Abraham has two children with disabilities, Emanuel and Brenda, and his wife Gladys Fuentes is sick, so he applied for supplemental social insurance. (semisquare-x3)
Abraham has two children with disabilities, Emanuel and Brenda, and his wife Gladys Fuentes is sick, so he applied for supplemental social insurance. (Vanessa Serra Díaz)

Abraham Rivera has been thinking about applying for the Supplemental Social Security (SSI) benefit for several years.

Not only does he consider it unfair that Puerto Rico residents cannot benefit from the program, but he increasingly needs assistance to be able to meet the needs of its two children, who suffer from various health conditions.

"Once, I even wrote to (Pedro) Pierluisi when he was Resident Commissioner and he said that it was something that was going to take some time, but I thought it was necessary to continue knocking on doors," Rivera, a resident of Toa Alta, recalled.

"Time passed and now, when I saw the federal case, I felt motivated to make the decision to file the application, I am not doing this for myself, but for my children," he added.

Rivera is one of the first residents of Puerto Rico to formally apply for SSI since Federal Judge Gustavo Gelpí ruled that José Luis Vaello Madero did not have to return what he had received from SSI after moving from New York to Loiza.

In addition to the judge's decision, Rivera explained that the main reason that moved him to file the SSI application was that his wife suffered a health problem that forced her to undergo dialysis treatment, so she can no longer take care of the children.

Then, Rivera had to quit his job to take care of them. Brenda, their oldest daughter, 43, suffers from epilepsy and severe mental retardation, while their youngest son, Emanuel, 33, has cerebral palsy.

"I'm not asking this for myself, but for my children and my family," Rivera said. "My wife cannot take care of them and now I have to do it. That's why I had to retire before (turning) 60.

"And we can't move to the United States (where SSI is available) because we also help with the care of my mother-in-law. So I decided to apply. My children have the same right to receive it," he added.

He said the additional income from SSI would help ease their burden of monthly deductible expenses for medicines their children need on a regular basis.

"The situation is really complicated. The cost of everything rises... Deductibles are outrageously high, in addition to the increase in gasoline, food, electricity, and water... It is very difficult because they need maintenance medication they cannot stop taking," he said.

Once his children returned home after several months of hospitalization, on May 6, Rivera visited the Social Security Administration office in Plaza Los Palacios in Toa Alta to file his application.

"I told them what I think and they said this benefit does not exist here. Well, I told them I still wanted to apply. Then they warned me that they were going to deny it, but I didn't care if they denied it, but I still wanted to ask for it," he said.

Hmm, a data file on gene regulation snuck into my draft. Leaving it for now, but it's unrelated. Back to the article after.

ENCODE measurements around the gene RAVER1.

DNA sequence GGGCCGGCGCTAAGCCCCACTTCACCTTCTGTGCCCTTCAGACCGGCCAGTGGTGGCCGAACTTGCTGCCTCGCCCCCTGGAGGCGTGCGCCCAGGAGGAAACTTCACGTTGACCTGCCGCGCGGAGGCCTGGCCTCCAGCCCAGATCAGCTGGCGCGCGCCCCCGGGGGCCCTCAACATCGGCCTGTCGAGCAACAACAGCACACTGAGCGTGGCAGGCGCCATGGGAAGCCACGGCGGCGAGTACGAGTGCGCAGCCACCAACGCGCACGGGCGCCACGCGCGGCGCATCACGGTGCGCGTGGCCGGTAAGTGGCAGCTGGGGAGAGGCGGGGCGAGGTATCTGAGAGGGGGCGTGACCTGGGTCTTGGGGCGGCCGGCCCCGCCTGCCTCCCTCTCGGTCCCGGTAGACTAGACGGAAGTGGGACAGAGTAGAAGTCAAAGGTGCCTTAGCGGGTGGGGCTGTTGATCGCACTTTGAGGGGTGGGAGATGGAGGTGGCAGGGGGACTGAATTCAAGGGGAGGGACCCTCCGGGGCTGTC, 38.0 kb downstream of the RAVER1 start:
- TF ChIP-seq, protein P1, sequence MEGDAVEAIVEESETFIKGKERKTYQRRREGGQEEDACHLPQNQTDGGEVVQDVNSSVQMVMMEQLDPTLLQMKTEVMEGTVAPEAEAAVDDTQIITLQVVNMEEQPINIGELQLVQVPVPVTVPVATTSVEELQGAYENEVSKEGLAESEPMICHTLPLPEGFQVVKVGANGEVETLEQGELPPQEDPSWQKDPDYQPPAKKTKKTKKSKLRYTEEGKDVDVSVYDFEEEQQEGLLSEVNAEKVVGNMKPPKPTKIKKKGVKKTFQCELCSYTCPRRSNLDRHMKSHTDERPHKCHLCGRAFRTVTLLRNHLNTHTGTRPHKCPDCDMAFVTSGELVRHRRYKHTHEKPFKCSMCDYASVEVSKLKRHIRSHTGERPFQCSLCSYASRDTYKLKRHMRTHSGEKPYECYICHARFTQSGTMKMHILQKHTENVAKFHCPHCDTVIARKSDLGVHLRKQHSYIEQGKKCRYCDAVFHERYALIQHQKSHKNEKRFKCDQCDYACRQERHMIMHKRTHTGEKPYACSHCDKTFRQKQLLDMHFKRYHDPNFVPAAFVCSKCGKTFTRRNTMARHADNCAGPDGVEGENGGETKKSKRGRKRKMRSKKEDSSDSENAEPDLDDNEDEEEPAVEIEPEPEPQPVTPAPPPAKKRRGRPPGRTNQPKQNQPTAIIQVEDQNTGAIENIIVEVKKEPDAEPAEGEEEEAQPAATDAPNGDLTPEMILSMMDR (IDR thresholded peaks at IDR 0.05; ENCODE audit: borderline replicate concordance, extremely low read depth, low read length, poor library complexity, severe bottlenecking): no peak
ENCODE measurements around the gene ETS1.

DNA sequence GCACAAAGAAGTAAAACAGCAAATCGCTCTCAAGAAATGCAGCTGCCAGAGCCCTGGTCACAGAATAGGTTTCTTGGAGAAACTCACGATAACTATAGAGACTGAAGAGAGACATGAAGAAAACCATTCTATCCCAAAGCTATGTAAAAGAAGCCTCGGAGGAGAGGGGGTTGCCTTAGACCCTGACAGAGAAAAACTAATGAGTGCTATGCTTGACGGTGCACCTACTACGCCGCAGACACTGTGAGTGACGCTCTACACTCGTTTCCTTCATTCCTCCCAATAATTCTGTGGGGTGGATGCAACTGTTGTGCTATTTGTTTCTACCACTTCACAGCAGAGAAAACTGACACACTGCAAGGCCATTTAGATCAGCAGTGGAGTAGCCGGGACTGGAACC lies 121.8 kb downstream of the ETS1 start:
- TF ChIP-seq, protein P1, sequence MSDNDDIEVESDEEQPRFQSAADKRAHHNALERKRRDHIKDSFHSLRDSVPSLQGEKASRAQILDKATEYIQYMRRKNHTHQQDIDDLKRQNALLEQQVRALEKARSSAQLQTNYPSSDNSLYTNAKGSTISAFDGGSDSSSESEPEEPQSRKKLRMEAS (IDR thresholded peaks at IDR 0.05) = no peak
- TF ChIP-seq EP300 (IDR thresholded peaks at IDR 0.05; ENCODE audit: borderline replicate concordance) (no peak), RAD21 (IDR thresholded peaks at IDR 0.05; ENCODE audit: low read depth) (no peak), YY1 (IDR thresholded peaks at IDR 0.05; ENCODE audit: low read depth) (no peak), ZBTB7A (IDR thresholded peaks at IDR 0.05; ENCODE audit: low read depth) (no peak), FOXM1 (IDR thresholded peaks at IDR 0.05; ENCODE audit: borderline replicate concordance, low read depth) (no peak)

"The last thing they told me was that I was going to receive a call from New York to tell me it's going to be denied. When they do so, I will ask them to do it in writing so I will give it to the ombudswoman (Iris Miriam Ruiz) because they keep a list of these cases," he added.

Rivera said that he is one of several citizens who are in that process and that if they do not advance, they are willing to be part of a class action lawsuit.

Ruiz explained that, in recent days, nearly 100 people have called the regional offices of the Ombudswoman asking for guidance on the process of applying for SSI, and that he is waiting for the results to send them to Vaello Madero lawyers in case he has to initiate legal actions.

Meanwhile, one of those lawyers, Hermann Ferré, told El Nuevo Día that although they did not rule out considering such a claim, right now their efforts are focused on the appeal filed by the U.S. government to Gelpí's order.

"If Boston rules in our favor, the federal government will go to the U.S. Supreme Court and our commitment is to follow the case until the end," he said.

The federal government argued that SSI cannot apply to Puerto Rico residents because the program works with income taxes paid in the United States.

Meanwhile, in this and other cases that denounce discrimination by exclusion, they argued that SSI is received in the United States by people who do not pay income taxes precisely because of their economic situation. 

In addition, in another case, known as "Sixta Peña Martínez," citizens who sue the government argue that Puerto Rico could pay more federal taxes than other jurisdictions if contributions made by corporations and citizens -who do have to pay because of the nature of their jobs- are added.

In the meantime, Rivera stands firm that he will fight for the benefit since he has more than enough reasons. 

"Like every family that lives on Social Security (regular), every day is more difficult than the day before because of the increase in costs, particularly in my children's medications and medical services," he said.

"And there are a lot of people who are worse off than we are. My family isn't the only one who needs it," Rivera stressed.


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